The sentence in the article, last quoted above, refers to the ‘additional’ furniture, which was the furniture that appellant was charged with stealing. It is to be noted that the source of the information is expressly stated, i.e., ‘In his home, Police said, * * *.’

The fourth and last particular is: ‘Police records show that Hayward previously Served a term in a Kansas prison on a check charge.’ (Emphasis added.) This sentence is deserving of more serious consideration. If the words ‘had been sentenced’ had been used in place of the word ‘served’ and the word ‘forgery’ used in place of the word ‘check,’ there could have been no question as to the accuracy of said sentence.

The information upon which the sentence is based is the following entry in the FBI Investigation Record:

The ‘Journal Entry’ of the District Court of Rice County, Kansas, shows these facts: that on July 13, 1939, appellant, with advice of counsel, pleaded guilty to a charge of forgery in the second degree; that appellant was thereupon sentenced to be confined in the Kansas State Industrial Reformatory at hard labor for a term of not to exceed ten years; that appellant was placed in the custody of the Sheriff of Rice County until he could be taken to said reformatory; that later, on July 13, 1939, appellant made application for a parole (probation) and this application was granted, to take effect July 24, 1939. The court record does not disclose whether or not appellant spent any time during this eleven-day period at K.S.I.R.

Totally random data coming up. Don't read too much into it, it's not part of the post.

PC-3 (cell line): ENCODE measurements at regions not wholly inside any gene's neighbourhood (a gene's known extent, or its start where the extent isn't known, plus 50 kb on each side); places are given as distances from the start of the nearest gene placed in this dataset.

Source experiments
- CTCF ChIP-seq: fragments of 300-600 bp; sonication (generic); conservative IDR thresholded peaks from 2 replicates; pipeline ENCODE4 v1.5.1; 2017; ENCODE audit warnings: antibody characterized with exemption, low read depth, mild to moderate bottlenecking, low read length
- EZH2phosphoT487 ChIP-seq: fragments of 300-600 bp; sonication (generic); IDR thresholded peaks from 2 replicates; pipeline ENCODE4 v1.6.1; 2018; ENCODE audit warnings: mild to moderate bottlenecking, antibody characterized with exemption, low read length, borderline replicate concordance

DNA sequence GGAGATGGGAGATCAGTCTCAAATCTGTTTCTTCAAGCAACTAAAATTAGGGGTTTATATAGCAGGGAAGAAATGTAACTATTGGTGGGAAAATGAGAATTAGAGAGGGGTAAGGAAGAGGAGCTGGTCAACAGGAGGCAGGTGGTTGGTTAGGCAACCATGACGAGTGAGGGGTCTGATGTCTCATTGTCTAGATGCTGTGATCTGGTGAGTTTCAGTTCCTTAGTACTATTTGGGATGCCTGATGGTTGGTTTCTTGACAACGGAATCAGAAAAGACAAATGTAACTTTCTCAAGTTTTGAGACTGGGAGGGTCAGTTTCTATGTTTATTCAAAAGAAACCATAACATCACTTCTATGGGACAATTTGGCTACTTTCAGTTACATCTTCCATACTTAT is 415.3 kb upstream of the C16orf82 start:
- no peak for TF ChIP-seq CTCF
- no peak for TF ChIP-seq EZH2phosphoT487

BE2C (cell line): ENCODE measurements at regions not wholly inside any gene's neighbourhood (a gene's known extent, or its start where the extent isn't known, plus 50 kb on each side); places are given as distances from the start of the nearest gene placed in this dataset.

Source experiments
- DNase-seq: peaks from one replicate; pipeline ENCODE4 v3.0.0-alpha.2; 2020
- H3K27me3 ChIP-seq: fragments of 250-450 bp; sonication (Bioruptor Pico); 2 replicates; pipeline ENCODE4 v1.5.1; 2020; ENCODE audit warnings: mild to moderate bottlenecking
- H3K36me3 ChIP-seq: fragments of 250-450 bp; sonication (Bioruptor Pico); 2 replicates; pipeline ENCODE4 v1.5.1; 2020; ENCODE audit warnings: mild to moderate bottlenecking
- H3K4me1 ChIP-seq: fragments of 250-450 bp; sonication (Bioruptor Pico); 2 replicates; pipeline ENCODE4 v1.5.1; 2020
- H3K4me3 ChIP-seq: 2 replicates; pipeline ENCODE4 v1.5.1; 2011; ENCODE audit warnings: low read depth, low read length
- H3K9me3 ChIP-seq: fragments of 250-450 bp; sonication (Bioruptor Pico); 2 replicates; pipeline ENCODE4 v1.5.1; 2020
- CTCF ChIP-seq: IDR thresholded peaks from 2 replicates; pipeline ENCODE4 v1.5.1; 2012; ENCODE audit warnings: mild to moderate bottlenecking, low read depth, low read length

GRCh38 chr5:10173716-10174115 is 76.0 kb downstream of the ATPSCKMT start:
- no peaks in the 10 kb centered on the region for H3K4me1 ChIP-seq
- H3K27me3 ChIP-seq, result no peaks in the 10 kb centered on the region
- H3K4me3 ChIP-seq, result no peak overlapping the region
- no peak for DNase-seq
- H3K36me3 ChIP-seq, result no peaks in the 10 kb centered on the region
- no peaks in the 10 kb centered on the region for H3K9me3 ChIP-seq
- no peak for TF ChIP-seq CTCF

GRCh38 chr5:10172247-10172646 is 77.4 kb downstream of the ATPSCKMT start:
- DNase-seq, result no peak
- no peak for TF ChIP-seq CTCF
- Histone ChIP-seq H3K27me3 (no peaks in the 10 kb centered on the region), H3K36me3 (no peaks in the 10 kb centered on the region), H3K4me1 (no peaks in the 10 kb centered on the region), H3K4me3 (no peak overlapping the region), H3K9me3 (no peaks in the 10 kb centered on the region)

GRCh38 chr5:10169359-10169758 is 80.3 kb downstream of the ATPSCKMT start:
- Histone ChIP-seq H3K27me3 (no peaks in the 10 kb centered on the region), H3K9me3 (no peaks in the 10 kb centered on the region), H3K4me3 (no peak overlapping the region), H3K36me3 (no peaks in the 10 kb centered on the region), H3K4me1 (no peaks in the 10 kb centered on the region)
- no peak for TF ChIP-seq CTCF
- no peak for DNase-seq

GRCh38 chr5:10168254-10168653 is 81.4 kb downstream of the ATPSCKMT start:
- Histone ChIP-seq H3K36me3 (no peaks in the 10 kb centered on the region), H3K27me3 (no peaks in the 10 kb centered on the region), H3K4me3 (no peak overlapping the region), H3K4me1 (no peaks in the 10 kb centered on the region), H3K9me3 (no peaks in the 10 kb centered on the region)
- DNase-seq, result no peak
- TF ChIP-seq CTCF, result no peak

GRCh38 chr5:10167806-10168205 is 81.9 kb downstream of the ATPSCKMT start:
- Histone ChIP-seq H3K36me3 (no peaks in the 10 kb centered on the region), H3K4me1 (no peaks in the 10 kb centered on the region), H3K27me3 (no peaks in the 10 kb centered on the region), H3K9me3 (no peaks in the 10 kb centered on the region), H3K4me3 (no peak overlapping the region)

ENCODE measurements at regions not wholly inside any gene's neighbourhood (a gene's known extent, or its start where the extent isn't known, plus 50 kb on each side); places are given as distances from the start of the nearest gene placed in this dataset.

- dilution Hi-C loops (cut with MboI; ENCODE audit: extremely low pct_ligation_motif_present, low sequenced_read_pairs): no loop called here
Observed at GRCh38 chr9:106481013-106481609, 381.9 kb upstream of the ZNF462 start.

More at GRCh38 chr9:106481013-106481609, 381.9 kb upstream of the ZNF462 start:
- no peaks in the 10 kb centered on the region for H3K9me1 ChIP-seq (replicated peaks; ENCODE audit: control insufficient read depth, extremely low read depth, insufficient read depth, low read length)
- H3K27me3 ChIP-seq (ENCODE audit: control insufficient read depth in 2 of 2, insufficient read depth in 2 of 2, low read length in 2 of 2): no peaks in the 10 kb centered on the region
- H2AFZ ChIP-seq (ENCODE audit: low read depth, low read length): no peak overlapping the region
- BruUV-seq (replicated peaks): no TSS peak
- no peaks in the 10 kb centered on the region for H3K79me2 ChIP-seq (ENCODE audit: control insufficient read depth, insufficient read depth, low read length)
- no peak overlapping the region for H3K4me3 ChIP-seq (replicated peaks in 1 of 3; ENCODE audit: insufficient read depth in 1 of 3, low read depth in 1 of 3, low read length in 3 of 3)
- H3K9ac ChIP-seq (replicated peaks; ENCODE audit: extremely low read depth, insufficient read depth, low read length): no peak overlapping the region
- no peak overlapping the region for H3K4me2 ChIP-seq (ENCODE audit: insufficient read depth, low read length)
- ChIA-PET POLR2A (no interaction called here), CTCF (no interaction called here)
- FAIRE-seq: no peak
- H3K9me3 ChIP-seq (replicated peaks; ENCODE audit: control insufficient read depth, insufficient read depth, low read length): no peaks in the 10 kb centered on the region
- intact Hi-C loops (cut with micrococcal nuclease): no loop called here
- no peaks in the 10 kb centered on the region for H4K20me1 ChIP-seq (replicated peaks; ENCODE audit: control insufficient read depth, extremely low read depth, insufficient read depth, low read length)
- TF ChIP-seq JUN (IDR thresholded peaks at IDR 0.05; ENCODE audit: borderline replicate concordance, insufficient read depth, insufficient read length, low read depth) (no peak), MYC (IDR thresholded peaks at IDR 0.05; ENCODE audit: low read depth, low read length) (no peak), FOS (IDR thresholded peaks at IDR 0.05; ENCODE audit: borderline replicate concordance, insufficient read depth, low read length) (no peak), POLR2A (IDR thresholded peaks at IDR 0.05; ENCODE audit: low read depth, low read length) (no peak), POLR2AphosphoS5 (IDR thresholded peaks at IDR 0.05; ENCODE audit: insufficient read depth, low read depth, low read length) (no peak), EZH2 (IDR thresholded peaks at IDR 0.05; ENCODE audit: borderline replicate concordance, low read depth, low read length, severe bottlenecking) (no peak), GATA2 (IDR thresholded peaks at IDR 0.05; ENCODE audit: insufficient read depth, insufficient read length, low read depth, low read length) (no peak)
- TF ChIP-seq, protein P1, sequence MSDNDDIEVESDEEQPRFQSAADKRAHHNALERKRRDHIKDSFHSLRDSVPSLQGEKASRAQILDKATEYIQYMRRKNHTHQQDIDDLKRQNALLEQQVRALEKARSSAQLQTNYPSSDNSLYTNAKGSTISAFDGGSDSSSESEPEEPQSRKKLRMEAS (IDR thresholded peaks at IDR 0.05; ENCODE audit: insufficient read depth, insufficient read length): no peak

Appellant filed a declaration in opposition to the motion for summary judgment in which he denied, inter alia, the truth of the sentence in question, i.e., he denied that he had ever been convicted on a check charge or served a term in prison.

The trial court ruled that appellant's declaration created a conflict in the evidence and that there was therefore presented a triable issue of fact with respect to the respondents' defense of Truth.

The summary judgment therefore rests solely upon the respondents' defense of Privilege. The privilege claimed is that contained in Civil Code section 47, subdivision 4, which provides in pertinent part that a privileged publication is one made by ‘a fair and true report in a public journal’ of a judicial proceeding.